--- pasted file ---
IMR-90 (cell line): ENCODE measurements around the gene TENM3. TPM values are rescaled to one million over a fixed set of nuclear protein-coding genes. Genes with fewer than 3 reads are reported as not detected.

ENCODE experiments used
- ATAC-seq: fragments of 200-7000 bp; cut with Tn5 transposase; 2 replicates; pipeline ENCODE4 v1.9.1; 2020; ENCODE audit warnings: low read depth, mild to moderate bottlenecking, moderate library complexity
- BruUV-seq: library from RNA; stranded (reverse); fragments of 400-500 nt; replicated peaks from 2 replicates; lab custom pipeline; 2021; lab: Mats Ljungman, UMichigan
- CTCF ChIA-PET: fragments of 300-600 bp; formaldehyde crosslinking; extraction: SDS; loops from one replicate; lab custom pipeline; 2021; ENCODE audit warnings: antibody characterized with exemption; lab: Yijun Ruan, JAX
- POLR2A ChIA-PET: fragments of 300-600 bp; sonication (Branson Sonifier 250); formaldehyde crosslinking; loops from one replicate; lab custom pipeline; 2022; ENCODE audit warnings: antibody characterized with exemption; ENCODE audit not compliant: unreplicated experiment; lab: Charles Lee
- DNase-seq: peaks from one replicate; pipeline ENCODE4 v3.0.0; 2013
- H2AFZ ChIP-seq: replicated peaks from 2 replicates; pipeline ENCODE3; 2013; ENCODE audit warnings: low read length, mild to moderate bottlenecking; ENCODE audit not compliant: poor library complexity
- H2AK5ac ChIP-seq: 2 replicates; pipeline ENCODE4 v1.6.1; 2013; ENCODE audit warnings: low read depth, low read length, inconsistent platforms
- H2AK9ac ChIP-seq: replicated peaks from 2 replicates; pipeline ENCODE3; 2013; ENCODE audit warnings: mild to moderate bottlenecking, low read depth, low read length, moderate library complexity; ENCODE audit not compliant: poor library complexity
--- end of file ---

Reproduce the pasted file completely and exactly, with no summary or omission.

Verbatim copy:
IMR-90 (cell line): ENCODE measurements around the gene TENM3. TPM values are rescaled to one million over a fixed set of nuclear protein-coding genes. Genes with fewer than 3 reads are reported as not detected.

ENCODE experiments used
- ATAC-seq: fragments of 200-7000 bp; cut with Tn5 transposase; 2 replicates; pipeline ENCODE4 v1.9.1; 2020; ENCODE audit warnings: low read depth, mild to moderate bottlenecking, moderate library complexity
- BruUV-seq: library from RNA; stranded (reverse); fragments of 400-500 nt; replicated peaks from 2 replicates; lab custom pipeline; 2021; lab: Mats Ljungman, UMichigan
- CTCF ChIA-PET: fragments of 300-600 bp; formaldehyde crosslinking; extraction: SDS; loops from one replicate; lab custom pipeline; 2021; ENCODE audit warnings: antibody characterized with exemption; lab: Yijun Ruan, JAX
- POLR2A ChIA-PET: fragments of 300-600 bp; sonication (Branson Sonifier 250); formaldehyde crosslinking; loops from one replicate; lab custom pipeline; 2022; ENCODE audit warnings: antibody characterized with exemption; ENCODE audit not compliant: unreplicated experiment; lab: Charles Lee
- DNase-seq: peaks from one replicate; pipeline ENCODE4 v3.0.0; 2013
- H2AFZ ChIP-seq: replicated peaks from 2 replicates; pipeline ENCODE3; 2013; ENCODE audit warnings: low read length, mild to moderate bottlenecking; ENCODE audit not compliant: poor library complexity
- H2AK5ac ChIP-seq: 2 replicates; pipeline ENCODE4 v1.6.1; 2013; ENCODE audit warnings: low read depth, low read length, inconsistent platforms
- H2AK9ac ChIP-seq: replicated peaks from 2 replicates; pipeline ENCODE3; 2013; ENCODE audit warnings: mild to moderate bottlenecking, low read depth, low read length, moderate library complexity; ENCODE audit not compliant: poor library complexity